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Discussion Starter · #1 ·
Hi everyone! I'm very new to MTB and have only just recently purchased my first bike secondhand. The bike I purchased had no size number on it, and the seller told me it was a medium. However, it does feel a little small after taking it out on some trails recently. Just wanting to know everyone's thoughts/ advice on the sizing, does it appear to fit correctly? Is there much I can do to adjust the fit?
I am about 168 cm tall and weighs 58 kg.
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It does look a little short by today's standards... doesn't mean you won't be able to ride it just fine.

Things that may help bike feel roomier:
*Slide seat as far back as allowed
*Run a longer stem
*Roll your handlebars forward
*Run wider handlebars

o/c some of the above will require you to invest more money, into a bike that you may never be comfortable on.

Sent from my Asus Rog 3
 

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Discussion Starter · #3 ·
It does look a little short by today's standards... doesn't mean you won't be able to ride it just fine.

Things that may help bike feel roomier:
*Slide seat as far back as allowed
*Run a longer stem
*Roll your handlebars forward
*Run wider handlebars

o/c some of the above will require you to invest more money, into a bike that you may never be comfortable on.

Sent from my Asus Rog 3
Hi there! Thanks for your response and suggestions ! I have tried sliding the seat back, how would I "roll the handle bars forward"? What do you mean by that?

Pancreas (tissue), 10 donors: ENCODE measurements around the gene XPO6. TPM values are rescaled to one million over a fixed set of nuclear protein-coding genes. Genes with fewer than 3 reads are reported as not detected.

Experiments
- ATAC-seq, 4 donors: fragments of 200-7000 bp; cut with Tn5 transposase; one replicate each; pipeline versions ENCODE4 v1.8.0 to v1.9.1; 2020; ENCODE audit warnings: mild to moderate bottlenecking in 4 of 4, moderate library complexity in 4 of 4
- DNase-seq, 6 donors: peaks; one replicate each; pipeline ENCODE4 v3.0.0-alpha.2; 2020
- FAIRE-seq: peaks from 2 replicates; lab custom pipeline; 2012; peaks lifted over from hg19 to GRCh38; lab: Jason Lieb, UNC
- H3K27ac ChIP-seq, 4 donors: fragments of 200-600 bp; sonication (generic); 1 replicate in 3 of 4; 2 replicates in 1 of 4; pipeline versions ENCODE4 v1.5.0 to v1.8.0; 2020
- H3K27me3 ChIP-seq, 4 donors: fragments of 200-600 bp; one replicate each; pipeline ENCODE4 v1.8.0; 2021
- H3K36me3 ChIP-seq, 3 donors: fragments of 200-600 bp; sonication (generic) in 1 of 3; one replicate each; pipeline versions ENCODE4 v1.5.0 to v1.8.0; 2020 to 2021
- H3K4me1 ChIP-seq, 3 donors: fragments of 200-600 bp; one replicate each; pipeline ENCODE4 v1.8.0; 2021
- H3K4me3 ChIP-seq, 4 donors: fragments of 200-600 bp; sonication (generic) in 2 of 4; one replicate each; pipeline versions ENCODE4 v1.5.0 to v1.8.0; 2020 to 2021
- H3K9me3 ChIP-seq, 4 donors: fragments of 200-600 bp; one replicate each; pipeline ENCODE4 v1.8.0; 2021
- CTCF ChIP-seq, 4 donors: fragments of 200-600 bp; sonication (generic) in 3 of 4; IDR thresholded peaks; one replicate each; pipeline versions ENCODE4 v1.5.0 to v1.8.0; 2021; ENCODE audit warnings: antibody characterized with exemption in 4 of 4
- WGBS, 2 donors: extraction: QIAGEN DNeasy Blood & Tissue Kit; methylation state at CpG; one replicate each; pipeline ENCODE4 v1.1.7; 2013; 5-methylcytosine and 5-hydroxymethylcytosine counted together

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Hi there! Thanks for your response and suggestions ! I have tried sliding the seat back, how would I "roll the handle bars forward"? What do you mean by that?
That's where you loosen the stem faceplate bolts and rotate the handlebar forward or back. Be careful to not roll the bar too far forward to where the ends of your handlebar point up. You'll also need to adjust your brake levers and shifter after rotating the bar.

 

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What size stem is on it now?

Getting crazy with the stem length can make the reach feel better, but it can also get you very front heavy. Awesome for keeping the front wheel planted on a climb, awful for making sure your rear wheel does not end up over your head on a descent.

As mentioned wider bars are a really good way to increase effective reach, kind of depends on how wide the current bars are as to how much extra width you can run.

It doesn't look like the bike has a dropper on it, if you're not interested in a dropper a setback seat post might help give you some more room as well.
 

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Its alittle short, Some of the advice about moving the seat back makes the too slack seat tube make the bike climb worse as it puts your weight back. With that said I am guessing you own and its ok just run it. If you buying older bike generally you can size up a couple size and get close to a "modern" day fit assuming the seat tube does nt get too long. I would avoid spending money on this and save for something newer, but for adjust what you have with in reason to make it work as best as possible.